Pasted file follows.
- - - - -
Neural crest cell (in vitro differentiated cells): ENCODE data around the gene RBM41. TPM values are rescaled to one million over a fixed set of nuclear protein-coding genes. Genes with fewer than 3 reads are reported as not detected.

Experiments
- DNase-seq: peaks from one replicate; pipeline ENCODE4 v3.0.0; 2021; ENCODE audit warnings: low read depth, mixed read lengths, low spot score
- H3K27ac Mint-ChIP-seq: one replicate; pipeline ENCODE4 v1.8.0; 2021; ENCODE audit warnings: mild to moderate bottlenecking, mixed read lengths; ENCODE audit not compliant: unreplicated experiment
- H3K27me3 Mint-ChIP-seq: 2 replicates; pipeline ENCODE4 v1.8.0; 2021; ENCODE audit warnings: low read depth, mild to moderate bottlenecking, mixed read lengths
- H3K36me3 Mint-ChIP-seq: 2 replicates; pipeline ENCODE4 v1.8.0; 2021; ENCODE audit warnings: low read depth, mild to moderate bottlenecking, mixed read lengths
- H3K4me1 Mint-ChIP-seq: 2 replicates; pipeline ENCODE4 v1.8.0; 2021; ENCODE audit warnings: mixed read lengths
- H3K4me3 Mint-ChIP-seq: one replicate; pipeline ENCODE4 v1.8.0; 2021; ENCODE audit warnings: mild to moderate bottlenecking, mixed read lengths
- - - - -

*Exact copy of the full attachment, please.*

Neural crest cell (in vitro differentiated cells): ENCODE data around the gene RBM41. TPM values are rescaled to one million over a fixed set of nuclear protein-coding genes. Genes with fewer than 3 reads are reported as not detected.

Experiments
- DNase-seq: peaks from one replicate; pipeline ENCODE4 v3.0.0; 2021; ENCODE audit warnings: low read depth, mixed read lengths, low spot score
- H3K27ac Mint-ChIP-seq: one replicate; pipeline ENCODE4 v1.8.0; 2021; ENCODE audit warnings: mild to moderate bottlenecking, mixed read lengths; ENCODE audit not compliant: unreplicated experiment
- H3K27me3 Mint-ChIP-seq: 2 replicates; pipeline ENCODE4 v1.8.0; 2021; ENCODE audit warnings: low read depth, mild to moderate bottlenecking, mixed read lengths
- H3K36me3 Mint-ChIP-seq: 2 replicates; pipeline ENCODE4 v1.8.0; 2021; ENCODE audit warnings: low read depth, mild to moderate bottlenecking, mixed read lengths
- H3K4me1 Mint-ChIP-seq: 2 replicates; pipeline ENCODE4 v1.8.0; 2021; ENCODE audit warnings: mixed read lengths
- H3K4me3 Mint-ChIP-seq: one replicate; pipeline ENCODE4 v1.8.0; 2021; ENCODE audit warnings: mild to moderate bottlenecking, mixed read lengths